Piret Peiker on ‘European Constitutional Imaginaries in Estonia’

9 December 2021, DrPiret Peiker participated in the international seminar “In Search of European Constitutional Imaginaries in Estonia, held at the University of Tartu. Dr. Peiker’s paper was entitled “Postcolonial Constitutional Thinking in Europe: The Phenomenon of the Law on Cultural Autonomyfor National Minorities in Estonia (1925). The seminar was organised at the initiative of the ERC project “IMAGINE. European Constitutional ImaginariesUtopias, Ideologies and the Other”, based at the University of Copenhagen. The seminar’s purpose was to promote cross-fertilisation between specialists in constitutional law, political theory, intellectual history and cultural analysis, leading to joint publications.

Liisi Keedus on Karl Barth at ‘European Crisis and Reorientation’, Copenhagen 28 October 2021

On Thursday 28 October 2021, Prof. Liisi Keedus delivered a paper at the ‘European Crisis and Reorientation’ workshop, entitled ‘“A snake biting its own tail”: Karl Barth’s critique of political modernity in its Weimar contexts.’

See link here for details of the paper and the event, an open international workshop on Karl Barth’s Der Römerbrief in the cultural and intellectual context of post-WW1 Europe, held at the University of Copenhagen 27-30 October 2021.


Ideas in Revolution / Revolution in Images: film screening of Danton (1983)

8 October 2021, 18:00

SuperNova Cinema (N-406), Tallinn University

We are happy to invite you to the Open Philosophy Seminar dedicated to representations of the Revolution and its ideas!

The significance of the French Revolution goes far beyond its practical political consequences: ideas of radical change born in that tumultuous decade have gained shape and weight, survived the trials of application – or were disqualified by them – and continue to haunt the imagination of historians, philosophers, politicians, and writers. The (re)conceptualization of the French Revolution is an ongoing practice: new meanings are assigned to it, old ones are contested, and through this process the preoccupations of its many interpreters are revealed.

Stanisława Przybyszewska’s Sprawa Dantona (1929) is one of the most compelling dramatic works on the topic produced in the twentieth century, largely unknown until the seventies; Andrzej Wajda’s film Danton (1983), adapted from the aforementioned play, is considered to be a gripping testament of the political situation in Europe at that moment. Both authors took the revolutionary ideas and shaped them in accordance with their respective visions of history and of the present day.

A film screening of Danton will be followed by a seminar discussion of what we do with ideas of the Revolution and how they are put to work. French revolutionary actors themselves were already adapting the teachings of the Enlightenment; Przybyszewska and Wajda, in their turn, looked back at this process from a historical distance that was both an advantage and an impediment, and used the channels at hand, textual and visual, to convey what they saw there. What do we in 2021, watching a 1983 film about the events of 1794, itself an adaptation of the 1929 play, make of all that? How do we consume the ideas of the French Revolution today and what does that historical event itself mean to us?

The discussants:

Dr hab. Monika Świerkosz (Jagiellonian University)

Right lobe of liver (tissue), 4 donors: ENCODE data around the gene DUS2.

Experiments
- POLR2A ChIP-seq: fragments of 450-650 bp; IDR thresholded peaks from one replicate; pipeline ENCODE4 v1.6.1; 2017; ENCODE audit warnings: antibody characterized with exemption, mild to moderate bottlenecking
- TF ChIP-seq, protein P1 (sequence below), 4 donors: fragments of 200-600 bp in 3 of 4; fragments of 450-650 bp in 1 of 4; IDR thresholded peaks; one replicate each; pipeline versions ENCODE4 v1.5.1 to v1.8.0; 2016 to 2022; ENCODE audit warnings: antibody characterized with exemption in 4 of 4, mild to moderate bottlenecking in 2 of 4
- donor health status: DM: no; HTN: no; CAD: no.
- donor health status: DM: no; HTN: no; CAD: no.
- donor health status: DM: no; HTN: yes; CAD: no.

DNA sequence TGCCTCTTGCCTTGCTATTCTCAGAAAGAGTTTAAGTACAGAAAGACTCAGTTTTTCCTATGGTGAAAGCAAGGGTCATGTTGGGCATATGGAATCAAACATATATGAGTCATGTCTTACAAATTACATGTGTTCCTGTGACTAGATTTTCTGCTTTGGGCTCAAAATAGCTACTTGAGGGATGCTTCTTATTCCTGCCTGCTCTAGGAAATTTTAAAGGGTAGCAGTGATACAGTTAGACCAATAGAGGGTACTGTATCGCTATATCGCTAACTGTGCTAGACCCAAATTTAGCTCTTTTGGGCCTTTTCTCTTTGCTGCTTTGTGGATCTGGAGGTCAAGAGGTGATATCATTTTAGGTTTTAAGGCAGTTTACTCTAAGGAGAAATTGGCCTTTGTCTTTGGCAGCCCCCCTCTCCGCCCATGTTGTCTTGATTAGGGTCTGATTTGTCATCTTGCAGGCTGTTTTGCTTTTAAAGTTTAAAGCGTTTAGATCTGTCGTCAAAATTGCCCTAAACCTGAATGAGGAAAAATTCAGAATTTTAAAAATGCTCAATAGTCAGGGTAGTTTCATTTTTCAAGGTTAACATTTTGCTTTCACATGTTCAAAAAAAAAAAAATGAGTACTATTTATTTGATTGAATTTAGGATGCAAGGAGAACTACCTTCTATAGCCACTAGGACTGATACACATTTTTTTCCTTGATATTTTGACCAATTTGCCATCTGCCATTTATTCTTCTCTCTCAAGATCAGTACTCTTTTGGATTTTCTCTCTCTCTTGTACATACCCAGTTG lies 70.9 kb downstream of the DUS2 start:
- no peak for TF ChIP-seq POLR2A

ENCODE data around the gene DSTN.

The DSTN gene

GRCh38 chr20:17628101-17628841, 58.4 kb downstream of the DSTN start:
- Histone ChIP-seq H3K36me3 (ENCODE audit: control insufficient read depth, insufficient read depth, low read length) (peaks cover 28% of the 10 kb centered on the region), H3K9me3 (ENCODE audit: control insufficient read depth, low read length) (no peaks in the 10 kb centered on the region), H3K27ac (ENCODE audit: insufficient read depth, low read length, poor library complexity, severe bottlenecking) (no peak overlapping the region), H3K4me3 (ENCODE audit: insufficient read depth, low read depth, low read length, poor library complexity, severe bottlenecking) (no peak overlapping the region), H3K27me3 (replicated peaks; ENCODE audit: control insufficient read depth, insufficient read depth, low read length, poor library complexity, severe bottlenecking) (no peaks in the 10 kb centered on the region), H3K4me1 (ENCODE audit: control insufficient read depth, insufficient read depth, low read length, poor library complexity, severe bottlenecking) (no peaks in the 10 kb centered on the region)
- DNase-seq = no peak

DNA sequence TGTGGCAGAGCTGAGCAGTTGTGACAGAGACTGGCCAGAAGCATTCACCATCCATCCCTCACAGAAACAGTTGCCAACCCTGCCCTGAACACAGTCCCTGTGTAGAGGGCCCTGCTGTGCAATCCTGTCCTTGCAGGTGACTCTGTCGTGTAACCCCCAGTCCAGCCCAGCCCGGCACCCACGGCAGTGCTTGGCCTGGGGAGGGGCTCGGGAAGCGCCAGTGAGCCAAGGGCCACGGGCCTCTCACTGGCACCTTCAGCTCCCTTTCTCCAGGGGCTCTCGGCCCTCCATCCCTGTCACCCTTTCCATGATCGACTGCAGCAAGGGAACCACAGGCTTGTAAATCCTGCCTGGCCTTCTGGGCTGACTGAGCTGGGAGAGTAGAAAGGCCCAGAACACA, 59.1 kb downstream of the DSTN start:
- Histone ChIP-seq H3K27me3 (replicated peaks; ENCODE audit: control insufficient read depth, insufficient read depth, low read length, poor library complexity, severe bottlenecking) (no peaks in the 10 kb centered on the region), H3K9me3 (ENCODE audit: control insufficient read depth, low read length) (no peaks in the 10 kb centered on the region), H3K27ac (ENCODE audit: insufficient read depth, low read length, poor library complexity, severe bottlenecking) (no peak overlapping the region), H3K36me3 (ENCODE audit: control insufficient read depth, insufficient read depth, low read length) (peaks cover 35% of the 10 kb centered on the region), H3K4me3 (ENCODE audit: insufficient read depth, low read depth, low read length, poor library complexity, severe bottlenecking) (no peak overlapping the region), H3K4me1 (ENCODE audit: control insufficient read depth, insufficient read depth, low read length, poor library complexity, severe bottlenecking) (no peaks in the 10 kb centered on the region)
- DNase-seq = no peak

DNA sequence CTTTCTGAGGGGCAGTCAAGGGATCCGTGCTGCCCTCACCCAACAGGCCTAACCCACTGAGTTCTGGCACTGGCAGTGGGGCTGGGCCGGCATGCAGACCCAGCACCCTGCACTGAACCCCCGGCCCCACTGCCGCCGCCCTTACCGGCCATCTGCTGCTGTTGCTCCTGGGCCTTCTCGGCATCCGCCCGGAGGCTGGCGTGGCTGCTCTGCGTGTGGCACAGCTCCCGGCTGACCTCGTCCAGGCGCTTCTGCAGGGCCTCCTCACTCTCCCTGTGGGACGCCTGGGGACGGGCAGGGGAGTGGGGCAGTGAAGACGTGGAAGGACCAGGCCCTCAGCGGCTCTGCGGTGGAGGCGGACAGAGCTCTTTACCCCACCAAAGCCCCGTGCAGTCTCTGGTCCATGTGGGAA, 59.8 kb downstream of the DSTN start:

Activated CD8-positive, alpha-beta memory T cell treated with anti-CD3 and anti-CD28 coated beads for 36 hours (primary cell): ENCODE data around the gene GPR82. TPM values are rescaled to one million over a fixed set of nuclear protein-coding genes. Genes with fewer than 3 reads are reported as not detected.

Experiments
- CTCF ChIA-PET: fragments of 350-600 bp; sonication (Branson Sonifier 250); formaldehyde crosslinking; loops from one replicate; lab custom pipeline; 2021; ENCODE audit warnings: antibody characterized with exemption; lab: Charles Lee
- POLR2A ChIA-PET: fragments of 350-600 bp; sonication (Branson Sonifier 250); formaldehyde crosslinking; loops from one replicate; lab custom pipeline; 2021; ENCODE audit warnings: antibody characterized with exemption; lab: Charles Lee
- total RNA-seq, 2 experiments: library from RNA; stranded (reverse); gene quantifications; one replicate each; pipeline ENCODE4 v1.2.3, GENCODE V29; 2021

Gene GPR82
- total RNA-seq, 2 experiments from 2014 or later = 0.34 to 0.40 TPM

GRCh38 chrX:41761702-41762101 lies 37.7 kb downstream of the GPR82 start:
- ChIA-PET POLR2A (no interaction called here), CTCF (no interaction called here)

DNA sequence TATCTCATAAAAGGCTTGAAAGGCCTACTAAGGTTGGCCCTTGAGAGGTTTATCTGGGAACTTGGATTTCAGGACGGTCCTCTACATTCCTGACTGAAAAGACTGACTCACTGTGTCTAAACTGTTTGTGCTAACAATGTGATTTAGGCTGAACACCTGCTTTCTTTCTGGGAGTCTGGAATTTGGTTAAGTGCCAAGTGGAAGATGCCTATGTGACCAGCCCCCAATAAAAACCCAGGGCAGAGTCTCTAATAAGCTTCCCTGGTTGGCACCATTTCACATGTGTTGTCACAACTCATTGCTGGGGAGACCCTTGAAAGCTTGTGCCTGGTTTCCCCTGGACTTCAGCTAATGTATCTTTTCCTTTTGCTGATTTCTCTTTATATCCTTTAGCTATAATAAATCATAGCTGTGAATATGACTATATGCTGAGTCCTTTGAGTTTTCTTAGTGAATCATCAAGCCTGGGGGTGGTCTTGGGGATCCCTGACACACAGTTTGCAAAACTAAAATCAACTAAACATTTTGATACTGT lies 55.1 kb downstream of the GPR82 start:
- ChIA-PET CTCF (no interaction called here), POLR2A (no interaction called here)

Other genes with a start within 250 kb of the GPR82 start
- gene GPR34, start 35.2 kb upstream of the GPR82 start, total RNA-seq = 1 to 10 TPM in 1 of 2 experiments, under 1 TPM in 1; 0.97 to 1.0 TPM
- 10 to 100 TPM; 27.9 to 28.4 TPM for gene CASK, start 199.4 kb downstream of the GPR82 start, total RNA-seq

Dr Diana Popa (Tallinn University)

Ksenia Shmydkaya (Tallinn University)

NB! Registration to the event is obligatory. Please, fill in the form: https://forms.gle/9x7TYrP1tDmLJB6L9

Ksenia Shmydkaya on biofiction

Ksenia Shmydkaya gave a presentation at the conference Biofiction as World Literature / La biofiction comme littérature mondiale, at KU Leuven, on 15-18 September 2021. Her paper was entitled “Biofiction as Soviet literature? On The Crazy Ship and its passengers.” The full book of abstracts can be found here.

Stanisława Przybyszewska Workshop (1.10.21)

Revisiting Stanisława Przybyszewska: a 120th Anniversary Workshop 

October 2021 will mark the 120th anniversary of Stanisława Przybyszewska’s birth. One of the most original writers of interwar Poland, she remains on the margins of public consciousness, her works drastically underexplored and little read even in her birth country – and worldwide she is rarely recognised as more than a footnote in discussions of Andrzej Wajda’s film Danton or as the “victim of history” from Hilary Mantel’s 2017 Reith lecture.

The aim of this online-workshop is to initiate the change: to draw the attention of Anglophone academia to Stanisława Przybyszewska’s work. First, we want to put Przybyszewska’s name on the intellectual map of the interwar period by facilitating an international dialogue regarding her legacy. Second, we propose to open a discussion on the relevance of her ideas for the present day.

Speakers and papers:

  • Dr hab. Monika Świerkosz (Jagiellonian University) / “On the edge. Stanisława Przybyszewska and her posthuman metamorphoses”
  • Dr. Dagmara Binkowska (Gdańsk Library of the Polish Academy of Sciences) / “The price of career, the price of being yourself. Women and their life choices in prosaic oeuvre of Stanisława Przybyszewska”
  • Dr hab. Marion Brandt (University of Gdańsk) / “Stanisława Przybyszewska’s inspirations from German literature”
  • Ksenia Shmydkaya (Tallinn University) / “Utopian writing, utopian reading: Stanisława Przybyszewska’s future-from-the-past”

The workshop will take place on Zoom, on 1st October 2021, from 13.00 (CET) / 14.00 (EET) to 17.00 (CET) / 18.00 (EET). In order to get access to the event, we kindly ask you to fill in the form: https://forms.gle/UZDKBK8M9JF7QsDE9